The consultants work in an accommodating environment and employees are interested in what they have to say. In addition, training and education consultants can set their own hours and choose their clients. If they only want to work six months out of the year, they can. Such freedom makes this job a fantastic choice for anyone who both loves to teach and train and wants independence in their position.

HR Entrepreneur

Be it a headhunting firm, employee placement company, HR consulting firm, or a professional employer organization (PEO), which takes on the role of an outsourced HR department for a company, launching a successful HR company can be a golden ticket in terms of career choices.

HR professionals with an entreneurial bent can set up such a firm, find a stable of clients; and with hard work and tenacity, build their firm into a successful organization. If you like HR and are excellent with people, and have a killer work ethic and high risk tolerance, the entrepreneurial human resources path stands as a potentially lucrative career option. And with more and more companies choosing to outsource their HR functions, this path remains a promising one for years to come.

Executive Recruiter

If you’re good with people and building relationships, a position as an executive recruiter could be one of the most lucrative ways to make friends. Executive recruiters are tasked with finding and filling job openings for senior executives, the so-called C-level executives including CEOs, as well as people in vice president positions.

Executive recruiters generally get paid on retainers or paid in full after they have filled a position, and because companies are so interested in finding good senior talent, these fees can be quite high. This is where the making friends part also comes in. Executive recruiters want to build such solid relationships with companies that when an opening occurs, those companies call them first, at which point they launch their executive search, contracting other contacts in other companies — potential executives to fill that position — and trying to see if they’re interested.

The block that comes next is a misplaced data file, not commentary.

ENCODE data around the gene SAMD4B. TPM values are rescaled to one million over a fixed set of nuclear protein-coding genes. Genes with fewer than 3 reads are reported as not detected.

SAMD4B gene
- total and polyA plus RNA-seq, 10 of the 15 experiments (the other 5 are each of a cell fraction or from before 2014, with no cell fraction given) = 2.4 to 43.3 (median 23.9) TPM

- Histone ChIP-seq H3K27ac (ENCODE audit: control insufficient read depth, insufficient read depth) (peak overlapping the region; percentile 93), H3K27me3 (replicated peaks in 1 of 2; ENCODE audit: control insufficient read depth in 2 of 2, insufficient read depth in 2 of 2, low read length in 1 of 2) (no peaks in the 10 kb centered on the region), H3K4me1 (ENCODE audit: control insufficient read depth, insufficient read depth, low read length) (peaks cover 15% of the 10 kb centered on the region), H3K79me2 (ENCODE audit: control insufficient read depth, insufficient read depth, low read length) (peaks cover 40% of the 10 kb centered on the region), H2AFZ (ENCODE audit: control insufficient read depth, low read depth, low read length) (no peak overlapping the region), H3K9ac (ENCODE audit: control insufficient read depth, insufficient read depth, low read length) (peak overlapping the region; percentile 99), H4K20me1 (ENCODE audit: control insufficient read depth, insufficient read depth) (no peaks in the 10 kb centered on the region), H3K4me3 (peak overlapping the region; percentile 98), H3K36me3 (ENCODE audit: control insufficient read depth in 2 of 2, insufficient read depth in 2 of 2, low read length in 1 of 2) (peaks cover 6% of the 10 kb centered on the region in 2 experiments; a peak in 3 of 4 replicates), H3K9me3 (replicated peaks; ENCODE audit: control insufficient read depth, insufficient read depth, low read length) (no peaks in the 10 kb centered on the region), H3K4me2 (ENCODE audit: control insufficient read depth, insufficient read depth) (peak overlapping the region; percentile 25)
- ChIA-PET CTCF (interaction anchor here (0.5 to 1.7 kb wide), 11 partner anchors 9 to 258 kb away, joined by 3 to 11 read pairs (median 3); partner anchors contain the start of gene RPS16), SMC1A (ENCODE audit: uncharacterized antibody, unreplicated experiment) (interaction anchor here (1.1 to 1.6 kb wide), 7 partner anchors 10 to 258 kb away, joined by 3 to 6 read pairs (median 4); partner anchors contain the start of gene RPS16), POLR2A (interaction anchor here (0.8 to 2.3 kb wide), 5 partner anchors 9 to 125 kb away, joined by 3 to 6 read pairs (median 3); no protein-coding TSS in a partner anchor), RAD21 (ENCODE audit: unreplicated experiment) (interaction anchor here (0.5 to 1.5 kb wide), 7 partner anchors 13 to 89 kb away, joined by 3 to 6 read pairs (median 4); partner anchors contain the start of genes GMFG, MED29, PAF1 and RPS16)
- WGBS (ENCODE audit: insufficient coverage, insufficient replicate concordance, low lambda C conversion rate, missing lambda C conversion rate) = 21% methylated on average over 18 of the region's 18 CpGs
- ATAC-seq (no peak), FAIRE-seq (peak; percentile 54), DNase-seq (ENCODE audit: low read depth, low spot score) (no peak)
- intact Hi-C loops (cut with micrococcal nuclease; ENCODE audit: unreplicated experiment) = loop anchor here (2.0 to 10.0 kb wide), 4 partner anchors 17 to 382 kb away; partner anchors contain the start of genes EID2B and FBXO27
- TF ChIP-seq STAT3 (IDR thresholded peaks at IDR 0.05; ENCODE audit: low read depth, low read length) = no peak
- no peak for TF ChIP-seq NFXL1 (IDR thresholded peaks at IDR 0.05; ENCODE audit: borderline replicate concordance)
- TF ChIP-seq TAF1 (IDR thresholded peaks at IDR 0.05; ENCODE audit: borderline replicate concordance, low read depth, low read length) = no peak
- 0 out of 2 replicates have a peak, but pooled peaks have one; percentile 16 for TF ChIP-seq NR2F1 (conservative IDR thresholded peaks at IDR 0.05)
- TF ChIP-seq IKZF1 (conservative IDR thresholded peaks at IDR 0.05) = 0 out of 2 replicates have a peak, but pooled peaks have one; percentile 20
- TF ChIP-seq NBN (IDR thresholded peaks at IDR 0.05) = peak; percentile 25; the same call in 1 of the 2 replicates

Human Resources IT Specialist

While some HR jobs such as HR manager, haven’t changed too much over the years, the ever-expanding world of HR is adding new niche positions, and HR information technology (IT) specialist is one of them. Anyone with a knack for software or hardware and an interest in human resources can combine their skills to become an HR IT specialist and enjoy the career rewards that come with it, including being sought after and more often than not paid well.

HR IT experts could be software developers, system administrators, IT architects, or have another level of technical expertise that can be applied to a company’s human resources systems, which may include calendars, databases, payroll systems and the like. Although there isn’t necessarily direct interaction with employees, this member of the IT team plays a crucial role in supporting the human resources team, while facilitating the technology that helps a company stay efficient and organized.

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What It Takes to Become a Human Resource Manager

Human resource managers possess excellent decision-making, strategic thinking, leadership, interpersonal and ethical conduct skills. Beyond these traits, however, human resource managers must be well-educated in their field of expertise.

Human resource managers typically possess a bachelor’s degree and human resource experience, although many employers prefer their human resource managers to possess a master’s degree in human resource management.

Bachelor’s degrees in human resources may be structured as:

As such, popular graduate degrees for human resource managers include:

Professional certification for human resource managers is also commonplace with these HR professionals most often possessing one or more of the following designations: